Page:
Time Out says
The title of noted cinematographer Ellen Kuras’s directorial debut takes on two meanings: the betrayal of one nation by another and the betrayal of a son by his father. But as this powerful documentary, 23 years in the making, unfolds, another definition of betray resonates: to show, to indicate. Recounting the harrowing journey of her subject, Thavisouk Phrasavath, born in war-ravaged Laos in the late ’60s, Kuras is not interested in a detached portrait of suffering: Phrasavath is given a codirector’s credit, and he serves as the film’s editor. Kuras—who has shot films for Tom Kalin, Spike Lee and Michel Gondry—began making The Betrayal in 1984, six years before her first gig as cinematographer. If Phrasavath’s story somehow gave birth to Kuras’s career, she is careful to honor him.
“The very first thing I ever knew was my country was at war,” Phrasavath says in voiceover, followed by Kuras’s succinct description of the United States’ covert war in Laos during Vietnam—and the later disavowal by the U.S. of all those Laotians, like Phrasavath’s father, who fought for them. Phrasavath, his mother and seven of his nine siblings eventually make it to Brooklyn in the ’80s, settling next to a drug den. Kuras seamlessly blends in scenes of the mulleted Phrasavath, barely out of his teens, assuming the role of patriarch in a new land that seems almost as violent as the country he had to leave.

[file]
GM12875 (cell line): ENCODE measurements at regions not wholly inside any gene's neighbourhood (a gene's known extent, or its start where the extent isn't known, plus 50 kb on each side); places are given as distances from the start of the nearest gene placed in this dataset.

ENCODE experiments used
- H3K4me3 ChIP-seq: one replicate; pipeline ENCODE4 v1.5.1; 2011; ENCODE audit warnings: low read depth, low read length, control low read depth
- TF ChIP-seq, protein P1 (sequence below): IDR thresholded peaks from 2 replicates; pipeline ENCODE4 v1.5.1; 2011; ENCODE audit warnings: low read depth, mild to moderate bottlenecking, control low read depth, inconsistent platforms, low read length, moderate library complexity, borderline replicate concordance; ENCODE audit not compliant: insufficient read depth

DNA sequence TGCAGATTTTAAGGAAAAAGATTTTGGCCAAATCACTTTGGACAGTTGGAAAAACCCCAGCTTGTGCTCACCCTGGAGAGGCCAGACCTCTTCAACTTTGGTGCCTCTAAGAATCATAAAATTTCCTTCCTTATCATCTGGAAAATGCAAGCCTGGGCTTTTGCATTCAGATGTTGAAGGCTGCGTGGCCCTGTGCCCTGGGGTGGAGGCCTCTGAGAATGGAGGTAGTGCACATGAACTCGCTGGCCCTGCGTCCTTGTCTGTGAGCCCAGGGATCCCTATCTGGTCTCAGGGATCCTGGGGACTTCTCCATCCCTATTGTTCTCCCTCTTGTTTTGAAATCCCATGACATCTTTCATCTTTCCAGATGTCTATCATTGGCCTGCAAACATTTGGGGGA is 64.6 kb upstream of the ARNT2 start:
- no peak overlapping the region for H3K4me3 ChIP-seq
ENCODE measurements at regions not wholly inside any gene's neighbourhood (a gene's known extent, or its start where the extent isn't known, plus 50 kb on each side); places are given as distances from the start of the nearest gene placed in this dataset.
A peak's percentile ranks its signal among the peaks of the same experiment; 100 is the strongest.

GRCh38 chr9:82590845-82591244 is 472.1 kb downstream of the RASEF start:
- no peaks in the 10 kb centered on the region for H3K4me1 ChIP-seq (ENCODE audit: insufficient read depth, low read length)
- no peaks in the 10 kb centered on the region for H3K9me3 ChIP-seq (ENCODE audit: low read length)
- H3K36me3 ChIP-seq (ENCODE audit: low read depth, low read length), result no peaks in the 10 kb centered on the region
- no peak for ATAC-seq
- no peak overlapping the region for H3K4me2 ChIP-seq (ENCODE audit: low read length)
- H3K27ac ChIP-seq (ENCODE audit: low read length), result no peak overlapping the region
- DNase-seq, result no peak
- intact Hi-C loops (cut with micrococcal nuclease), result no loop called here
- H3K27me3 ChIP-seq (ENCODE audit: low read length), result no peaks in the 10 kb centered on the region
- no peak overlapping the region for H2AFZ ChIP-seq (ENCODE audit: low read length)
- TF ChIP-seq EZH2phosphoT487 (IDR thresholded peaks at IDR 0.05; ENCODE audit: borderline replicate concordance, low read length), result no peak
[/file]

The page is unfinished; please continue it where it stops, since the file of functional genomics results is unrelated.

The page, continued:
Unlike Carl Deal and Tia Lessin’s Katrina doc Trouble the Water, which includes footage shot by its subjects, The Betrayal avoids the taint of opportunism; Kuras and Phrasavath become collaborators in telling his story. Though Kuras may erase her involvement too much (press notes reveal that she and Phrasavath met when she was looking for a Lao tutor), she remains ever vigilant about the code of the most compassionate documentarians: Never betray your subject.